de sic transit gloria mundi

How amazing is it that we lose all sense of what is important while we run blindly after all of the crap we think we need–cars, houses, electronics, entertainment, gold, the list is endless. Not that I mind living in a world filled with all of these interesting trappings, but they are a distraction. Before we know it, however, we have lost ourselves in a sea of desire, lusting after the newest and latest gizmo, toy, or must have thing or service. This desire to have it all is neither new nor surprising. Since people have been people, we have been lusting after the next great thing–fire, the wheel, writing. Yet as the spinners spin and our lives play out before us, we are completely blind to the finite nature of our own existence, the fact that man-made things a perishable and temporal, and that there is absolutely nothing under the sun that will change those first two assertions. The Brinks truck will not come to the cemetery as you molder in your coffin and dump in your money before they close the lid. The physical, in spite of outward appearances, is temporal and will eventually pass away in spite of our intentions. We might erect monuments, put up plaques and statues, construct buildings of brick and mortar, but time will eventually tear it all down, and everything will eventually return to the dust from which it came. What will last, you ask? Sic transit gloria mundi How doth the busy bee, Dum vivimus vivamus, I stay my enemy! Emily Dickinson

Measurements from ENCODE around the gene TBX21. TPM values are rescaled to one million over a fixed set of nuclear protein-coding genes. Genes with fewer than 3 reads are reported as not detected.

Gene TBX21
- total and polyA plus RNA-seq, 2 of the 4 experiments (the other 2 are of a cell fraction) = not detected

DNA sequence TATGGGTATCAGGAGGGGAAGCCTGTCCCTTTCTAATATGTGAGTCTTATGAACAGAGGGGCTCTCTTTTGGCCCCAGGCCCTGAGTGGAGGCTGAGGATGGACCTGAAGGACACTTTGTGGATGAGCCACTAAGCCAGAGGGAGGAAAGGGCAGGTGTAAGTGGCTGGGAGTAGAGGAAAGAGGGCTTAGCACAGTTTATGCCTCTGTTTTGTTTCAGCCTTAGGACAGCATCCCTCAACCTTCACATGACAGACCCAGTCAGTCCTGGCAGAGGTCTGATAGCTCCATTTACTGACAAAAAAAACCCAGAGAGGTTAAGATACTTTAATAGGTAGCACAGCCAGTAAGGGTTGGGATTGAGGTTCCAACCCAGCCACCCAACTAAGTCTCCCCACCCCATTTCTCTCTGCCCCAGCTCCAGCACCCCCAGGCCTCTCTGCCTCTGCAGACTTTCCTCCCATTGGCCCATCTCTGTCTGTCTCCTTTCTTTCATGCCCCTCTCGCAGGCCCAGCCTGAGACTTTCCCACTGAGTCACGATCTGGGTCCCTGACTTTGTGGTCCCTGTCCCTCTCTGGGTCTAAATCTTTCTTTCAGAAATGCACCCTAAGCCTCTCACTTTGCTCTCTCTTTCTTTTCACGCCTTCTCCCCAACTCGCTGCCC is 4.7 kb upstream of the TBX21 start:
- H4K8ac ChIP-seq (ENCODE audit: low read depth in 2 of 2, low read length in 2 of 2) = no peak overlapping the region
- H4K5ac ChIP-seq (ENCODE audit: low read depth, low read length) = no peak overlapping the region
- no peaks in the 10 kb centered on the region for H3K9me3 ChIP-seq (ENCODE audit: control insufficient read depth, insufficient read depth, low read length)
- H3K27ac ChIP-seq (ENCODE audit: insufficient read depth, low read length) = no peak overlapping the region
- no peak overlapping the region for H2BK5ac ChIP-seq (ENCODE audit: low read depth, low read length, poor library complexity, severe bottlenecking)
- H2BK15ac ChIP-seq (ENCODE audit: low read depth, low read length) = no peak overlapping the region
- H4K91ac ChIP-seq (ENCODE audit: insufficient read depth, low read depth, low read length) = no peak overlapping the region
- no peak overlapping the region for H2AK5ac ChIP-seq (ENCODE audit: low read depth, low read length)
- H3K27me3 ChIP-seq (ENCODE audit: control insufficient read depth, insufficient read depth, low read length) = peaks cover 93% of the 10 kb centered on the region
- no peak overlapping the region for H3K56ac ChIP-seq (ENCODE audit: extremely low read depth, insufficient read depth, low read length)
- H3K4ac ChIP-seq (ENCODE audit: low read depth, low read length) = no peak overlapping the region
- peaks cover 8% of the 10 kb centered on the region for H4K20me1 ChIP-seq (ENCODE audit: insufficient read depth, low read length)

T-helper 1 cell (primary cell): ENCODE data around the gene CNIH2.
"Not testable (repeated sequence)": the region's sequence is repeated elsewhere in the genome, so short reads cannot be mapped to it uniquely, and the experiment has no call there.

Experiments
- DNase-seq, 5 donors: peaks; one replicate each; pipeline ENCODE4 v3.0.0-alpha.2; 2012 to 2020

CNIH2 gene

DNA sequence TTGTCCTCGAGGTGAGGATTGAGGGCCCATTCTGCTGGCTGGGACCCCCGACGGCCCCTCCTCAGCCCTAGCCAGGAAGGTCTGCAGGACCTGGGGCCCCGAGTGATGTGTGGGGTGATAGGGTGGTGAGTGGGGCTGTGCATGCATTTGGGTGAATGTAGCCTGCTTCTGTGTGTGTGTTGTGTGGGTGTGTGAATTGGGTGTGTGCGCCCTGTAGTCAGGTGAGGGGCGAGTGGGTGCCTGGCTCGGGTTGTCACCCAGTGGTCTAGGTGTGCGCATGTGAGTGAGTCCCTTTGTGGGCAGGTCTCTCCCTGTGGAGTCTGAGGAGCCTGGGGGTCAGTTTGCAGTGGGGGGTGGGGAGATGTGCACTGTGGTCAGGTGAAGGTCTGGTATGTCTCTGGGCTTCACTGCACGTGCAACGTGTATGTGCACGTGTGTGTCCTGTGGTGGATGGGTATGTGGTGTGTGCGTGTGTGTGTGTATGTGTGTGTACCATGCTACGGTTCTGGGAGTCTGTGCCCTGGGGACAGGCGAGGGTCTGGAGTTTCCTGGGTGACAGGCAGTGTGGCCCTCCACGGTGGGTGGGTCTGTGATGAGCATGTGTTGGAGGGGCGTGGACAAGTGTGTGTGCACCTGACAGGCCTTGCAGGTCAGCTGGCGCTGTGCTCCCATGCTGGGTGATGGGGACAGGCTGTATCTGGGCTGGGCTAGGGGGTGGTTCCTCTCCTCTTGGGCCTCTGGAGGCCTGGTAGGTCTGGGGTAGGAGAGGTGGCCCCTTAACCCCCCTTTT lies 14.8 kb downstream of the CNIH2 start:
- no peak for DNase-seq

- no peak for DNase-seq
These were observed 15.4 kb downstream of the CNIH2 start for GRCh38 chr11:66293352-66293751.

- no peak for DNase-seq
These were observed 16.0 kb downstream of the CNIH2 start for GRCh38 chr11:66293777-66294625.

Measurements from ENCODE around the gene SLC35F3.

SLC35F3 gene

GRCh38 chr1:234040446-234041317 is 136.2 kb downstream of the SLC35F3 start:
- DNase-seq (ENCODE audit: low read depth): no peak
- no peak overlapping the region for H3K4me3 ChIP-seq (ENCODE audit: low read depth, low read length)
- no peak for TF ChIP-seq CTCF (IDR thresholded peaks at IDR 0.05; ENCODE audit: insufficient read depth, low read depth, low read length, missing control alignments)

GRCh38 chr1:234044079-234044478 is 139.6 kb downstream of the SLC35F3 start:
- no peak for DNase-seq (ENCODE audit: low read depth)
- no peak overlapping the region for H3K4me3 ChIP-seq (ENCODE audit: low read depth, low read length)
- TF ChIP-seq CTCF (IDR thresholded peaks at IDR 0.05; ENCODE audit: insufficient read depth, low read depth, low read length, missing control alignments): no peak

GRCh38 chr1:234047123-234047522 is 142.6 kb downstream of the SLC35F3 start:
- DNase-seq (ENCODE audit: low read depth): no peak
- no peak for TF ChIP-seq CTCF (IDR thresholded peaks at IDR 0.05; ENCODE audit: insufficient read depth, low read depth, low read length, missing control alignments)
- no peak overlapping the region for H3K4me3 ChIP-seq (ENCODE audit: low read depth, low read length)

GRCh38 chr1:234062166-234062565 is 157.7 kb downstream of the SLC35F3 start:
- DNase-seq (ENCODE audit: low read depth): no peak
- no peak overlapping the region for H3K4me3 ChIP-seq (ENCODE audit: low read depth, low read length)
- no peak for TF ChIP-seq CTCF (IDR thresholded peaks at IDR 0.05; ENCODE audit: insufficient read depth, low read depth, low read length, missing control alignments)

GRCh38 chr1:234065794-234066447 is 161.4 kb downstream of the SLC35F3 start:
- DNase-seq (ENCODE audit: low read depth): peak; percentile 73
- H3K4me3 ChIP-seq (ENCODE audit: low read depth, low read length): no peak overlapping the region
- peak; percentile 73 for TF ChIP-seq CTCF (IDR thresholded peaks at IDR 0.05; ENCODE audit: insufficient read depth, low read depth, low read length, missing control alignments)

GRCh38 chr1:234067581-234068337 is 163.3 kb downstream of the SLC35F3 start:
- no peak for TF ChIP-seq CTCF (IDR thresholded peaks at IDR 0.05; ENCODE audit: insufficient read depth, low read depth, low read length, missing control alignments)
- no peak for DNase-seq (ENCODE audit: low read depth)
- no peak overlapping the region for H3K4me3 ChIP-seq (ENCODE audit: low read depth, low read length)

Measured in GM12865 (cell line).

de sic transit gloria mundi

How amazing is it that we lose all sense of what is important while we run blindly after all of the crap we think we need–cars, houses, electronics, entertainment, gold, the list is endless. Not that I mind living in a world filled with all of these interesting trappings, but they are a distraction. Before we know it, however, we have lost ourselves in a sea of desire, lusting after the newest and latest gizmo, toy, or must have thing or service. This desire to have it all is neither new nor surprising. Since people have been people, we have been lusting after the next great thing–fire, the wheel, writing. Yet as the spinners spin and our lives play out before us, we are completely blind to the finite nature of our own existence, the fact that man-made things a perishable and temporal, and that there is absolutely nothing under the sun that will change those first two assertions. The Brinks truck will not come to the cemetery as you molder in your coffin and dump in your money before they close the lid. The physical, in spite of outward appearances, is temporal and will eventually pass away in spite of our intentions. We might erect monuments, put up plaques and statues, construct buildings of brick and mortar, but time will eventually tear it all down, and everything will eventually return to the dust from which it came. What will last, you ask? Sic transit gloria mundi How doth the busy bee, Dum vivimus vivamus, I stay my enemy! Emily Dickinson